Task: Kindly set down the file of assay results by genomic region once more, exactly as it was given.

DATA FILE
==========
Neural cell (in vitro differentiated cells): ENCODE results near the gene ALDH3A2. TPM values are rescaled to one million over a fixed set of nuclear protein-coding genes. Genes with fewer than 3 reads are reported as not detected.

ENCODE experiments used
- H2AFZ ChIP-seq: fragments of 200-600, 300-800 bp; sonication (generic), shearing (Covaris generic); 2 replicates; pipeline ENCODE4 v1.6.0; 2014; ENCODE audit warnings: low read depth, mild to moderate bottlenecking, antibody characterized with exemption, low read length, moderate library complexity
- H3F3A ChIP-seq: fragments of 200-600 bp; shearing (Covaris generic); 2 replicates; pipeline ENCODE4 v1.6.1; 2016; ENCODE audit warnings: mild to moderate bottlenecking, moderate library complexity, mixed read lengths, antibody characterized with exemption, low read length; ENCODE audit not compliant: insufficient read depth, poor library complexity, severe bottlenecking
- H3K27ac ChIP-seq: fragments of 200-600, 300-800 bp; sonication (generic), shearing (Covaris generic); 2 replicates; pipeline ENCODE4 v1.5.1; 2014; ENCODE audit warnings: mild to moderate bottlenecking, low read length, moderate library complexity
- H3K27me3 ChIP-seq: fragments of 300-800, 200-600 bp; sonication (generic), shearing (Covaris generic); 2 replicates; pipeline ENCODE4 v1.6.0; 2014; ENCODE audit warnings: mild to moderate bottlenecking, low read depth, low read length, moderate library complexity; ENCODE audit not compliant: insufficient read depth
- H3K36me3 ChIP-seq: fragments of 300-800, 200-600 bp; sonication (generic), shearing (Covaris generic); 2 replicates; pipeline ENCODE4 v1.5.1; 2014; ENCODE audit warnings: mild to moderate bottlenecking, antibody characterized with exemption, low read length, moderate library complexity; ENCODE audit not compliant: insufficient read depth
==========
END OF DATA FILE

Neural cell (in vitro differentiated cells): ENCODE results near the gene ALDH3A2. TPM values are rescaled to one million over a fixed set of nuclear protein-coding genes. Genes with fewer than 3 reads are reported as not detected.

ENCODE experiments used
- H2AFZ ChIP-seq: fragments of 200-600, 300-800 bp; sonication (generic), shearing (Covaris generic); 2 replicates; pipeline ENCODE4 v1.6.0; 2014; ENCODE audit warnings: low read depth, mild to moderate bottlenecking, antibody characterized with exemption, low read length, moderate library complexity
- H3F3A ChIP-seq: fragments of 200-600 bp; shearing (Covaris generic); 2 replicates; pipeline ENCODE4 v1.6.1; 2016; ENCODE audit warnings: mild to moderate bottlenecking, moderate library complexity, mixed read lengths, antibody characterized with exemption, low read length; ENCODE audit not compliant: insufficient read depth, poor library complexity, severe bottlenecking
- H3K27ac ChIP-seq: fragments of 200-600, 300-800 bp; sonication (generic), shearing (Covaris generic); 2 replicates; pipeline ENCODE4 v1.5.1; 2014; ENCODE audit warnings: mild to moderate bottlenecking, low read length, moderate library complexity
- H3K27me3 ChIP-seq: fragments of 300-800, 200-600 bp; sonication (generic), shearing (Covaris generic); 2 replicates; pipeline ENCODE4 v1.6.0; 2014; ENCODE audit warnings: mild to moderate bottlenecking, low read depth, low read length, moderate library complexity; ENCODE audit not compliant: insufficient read depth
- H3K36me3 ChIP-seq: fragments of 300-800, 200-600 bp; sonication (generic), shearing (Covaris generic); 2 replicates; pipeline ENCODE4 v1.5.1; 2014; ENCODE audit warnings: mild to moderate bottlenecking, antibody characterized with exemption, low read length, moderate library complexity; ENCODE audit not compliant: insufficient read depth